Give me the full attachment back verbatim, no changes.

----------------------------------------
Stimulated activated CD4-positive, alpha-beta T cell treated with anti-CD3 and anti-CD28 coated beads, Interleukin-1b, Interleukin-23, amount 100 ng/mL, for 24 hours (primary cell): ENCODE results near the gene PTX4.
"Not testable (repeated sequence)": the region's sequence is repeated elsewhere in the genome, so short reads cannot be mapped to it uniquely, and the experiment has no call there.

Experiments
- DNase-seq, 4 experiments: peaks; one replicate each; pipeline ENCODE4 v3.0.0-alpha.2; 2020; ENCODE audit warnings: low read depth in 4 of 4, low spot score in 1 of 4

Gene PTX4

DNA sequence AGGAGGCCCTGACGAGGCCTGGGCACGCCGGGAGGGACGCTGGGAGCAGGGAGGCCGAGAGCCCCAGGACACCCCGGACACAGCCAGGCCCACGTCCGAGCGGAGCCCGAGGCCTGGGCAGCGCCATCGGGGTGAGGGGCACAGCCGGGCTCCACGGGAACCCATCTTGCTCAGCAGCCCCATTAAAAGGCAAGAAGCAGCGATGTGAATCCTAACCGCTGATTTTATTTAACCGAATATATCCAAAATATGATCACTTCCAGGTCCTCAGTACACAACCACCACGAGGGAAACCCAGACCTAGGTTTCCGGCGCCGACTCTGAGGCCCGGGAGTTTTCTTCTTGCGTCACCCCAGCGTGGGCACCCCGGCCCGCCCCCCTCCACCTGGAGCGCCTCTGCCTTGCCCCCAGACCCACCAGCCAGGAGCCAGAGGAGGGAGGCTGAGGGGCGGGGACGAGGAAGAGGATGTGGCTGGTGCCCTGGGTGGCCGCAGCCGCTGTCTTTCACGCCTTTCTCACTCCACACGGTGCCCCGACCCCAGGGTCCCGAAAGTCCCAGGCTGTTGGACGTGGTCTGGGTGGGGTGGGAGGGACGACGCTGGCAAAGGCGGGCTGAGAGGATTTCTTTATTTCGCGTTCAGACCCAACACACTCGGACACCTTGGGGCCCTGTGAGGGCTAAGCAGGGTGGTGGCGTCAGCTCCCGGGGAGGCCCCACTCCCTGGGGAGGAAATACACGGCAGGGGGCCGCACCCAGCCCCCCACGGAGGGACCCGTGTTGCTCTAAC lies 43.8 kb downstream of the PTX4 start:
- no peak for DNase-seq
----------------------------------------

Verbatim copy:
Stimulated activated CD4-positive, alpha-beta T cell treated with anti-CD3 and anti-CD28 coated beads, Interleukin-1b, Interleukin-23, amount 100 ng/mL, for 24 hours (primary cell): ENCODE results near the gene PTX4.
"Not testable (repeated sequence)": the region's sequence is repeated elsewhere in the genome, so short reads cannot be mapped to it uniquely, and the experiment has no call there.

Experiments
- DNase-seq, 4 experiments: peaks; one replicate each; pipeline ENCODE4 v3.0.0-alpha.2; 2020; ENCODE audit warnings: low read depth in 4 of 4, low spot score in 1 of 4

Gene PTX4

DNA sequence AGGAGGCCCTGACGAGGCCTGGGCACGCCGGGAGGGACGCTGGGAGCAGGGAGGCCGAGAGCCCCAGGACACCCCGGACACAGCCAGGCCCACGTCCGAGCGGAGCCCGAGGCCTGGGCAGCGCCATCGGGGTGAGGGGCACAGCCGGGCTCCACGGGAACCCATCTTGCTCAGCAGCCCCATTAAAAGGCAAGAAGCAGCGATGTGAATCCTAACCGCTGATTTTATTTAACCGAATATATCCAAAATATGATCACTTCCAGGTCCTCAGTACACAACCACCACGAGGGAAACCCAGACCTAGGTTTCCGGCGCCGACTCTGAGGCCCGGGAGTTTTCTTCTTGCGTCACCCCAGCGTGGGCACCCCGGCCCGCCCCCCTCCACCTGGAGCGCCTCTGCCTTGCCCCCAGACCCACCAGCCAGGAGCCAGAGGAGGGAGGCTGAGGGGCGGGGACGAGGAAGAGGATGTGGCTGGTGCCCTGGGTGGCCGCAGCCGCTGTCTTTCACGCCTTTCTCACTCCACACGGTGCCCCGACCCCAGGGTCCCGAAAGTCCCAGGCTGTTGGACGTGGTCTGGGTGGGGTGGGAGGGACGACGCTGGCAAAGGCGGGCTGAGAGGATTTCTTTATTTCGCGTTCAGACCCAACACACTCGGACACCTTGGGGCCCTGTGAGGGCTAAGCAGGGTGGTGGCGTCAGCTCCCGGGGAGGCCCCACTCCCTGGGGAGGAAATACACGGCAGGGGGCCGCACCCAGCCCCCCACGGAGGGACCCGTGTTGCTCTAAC lies 43.8 kb downstream of the PTX4 start:
- no peak for DNase-seq